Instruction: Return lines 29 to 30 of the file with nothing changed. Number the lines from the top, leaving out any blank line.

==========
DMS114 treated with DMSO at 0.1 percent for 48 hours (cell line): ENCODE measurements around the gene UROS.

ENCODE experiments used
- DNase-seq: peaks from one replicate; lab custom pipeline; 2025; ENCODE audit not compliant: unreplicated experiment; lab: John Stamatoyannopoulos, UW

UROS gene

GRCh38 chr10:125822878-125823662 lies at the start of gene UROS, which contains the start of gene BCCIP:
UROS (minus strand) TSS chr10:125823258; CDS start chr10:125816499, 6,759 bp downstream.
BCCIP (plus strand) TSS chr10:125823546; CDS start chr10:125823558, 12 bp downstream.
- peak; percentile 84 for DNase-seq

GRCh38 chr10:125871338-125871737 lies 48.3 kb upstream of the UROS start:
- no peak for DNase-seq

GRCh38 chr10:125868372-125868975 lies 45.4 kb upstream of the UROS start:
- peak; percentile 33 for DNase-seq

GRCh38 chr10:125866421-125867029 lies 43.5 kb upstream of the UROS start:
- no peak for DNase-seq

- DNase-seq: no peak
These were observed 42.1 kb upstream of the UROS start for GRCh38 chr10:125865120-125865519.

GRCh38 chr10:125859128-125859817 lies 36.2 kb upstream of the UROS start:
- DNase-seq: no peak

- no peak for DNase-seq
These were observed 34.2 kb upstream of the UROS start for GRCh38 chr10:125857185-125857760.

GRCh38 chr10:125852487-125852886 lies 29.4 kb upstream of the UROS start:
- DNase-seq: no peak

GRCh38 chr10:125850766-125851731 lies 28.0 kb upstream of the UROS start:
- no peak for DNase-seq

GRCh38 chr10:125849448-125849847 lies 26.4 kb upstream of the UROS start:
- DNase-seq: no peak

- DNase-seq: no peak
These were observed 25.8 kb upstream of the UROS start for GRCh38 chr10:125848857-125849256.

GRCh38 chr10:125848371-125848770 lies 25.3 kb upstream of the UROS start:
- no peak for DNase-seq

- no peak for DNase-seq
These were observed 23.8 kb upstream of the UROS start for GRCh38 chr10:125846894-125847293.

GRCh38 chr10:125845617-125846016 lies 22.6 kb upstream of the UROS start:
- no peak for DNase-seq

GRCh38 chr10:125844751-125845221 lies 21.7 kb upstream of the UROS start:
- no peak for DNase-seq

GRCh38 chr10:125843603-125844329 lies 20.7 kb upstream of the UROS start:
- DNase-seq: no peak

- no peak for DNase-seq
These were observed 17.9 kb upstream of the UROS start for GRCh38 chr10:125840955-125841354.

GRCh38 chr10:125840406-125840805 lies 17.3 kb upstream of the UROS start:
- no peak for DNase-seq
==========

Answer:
GRCh38 chr10:125848371-125848770 lies 25.3 kb upstream of the UROS start:
- no peak for DNase-seq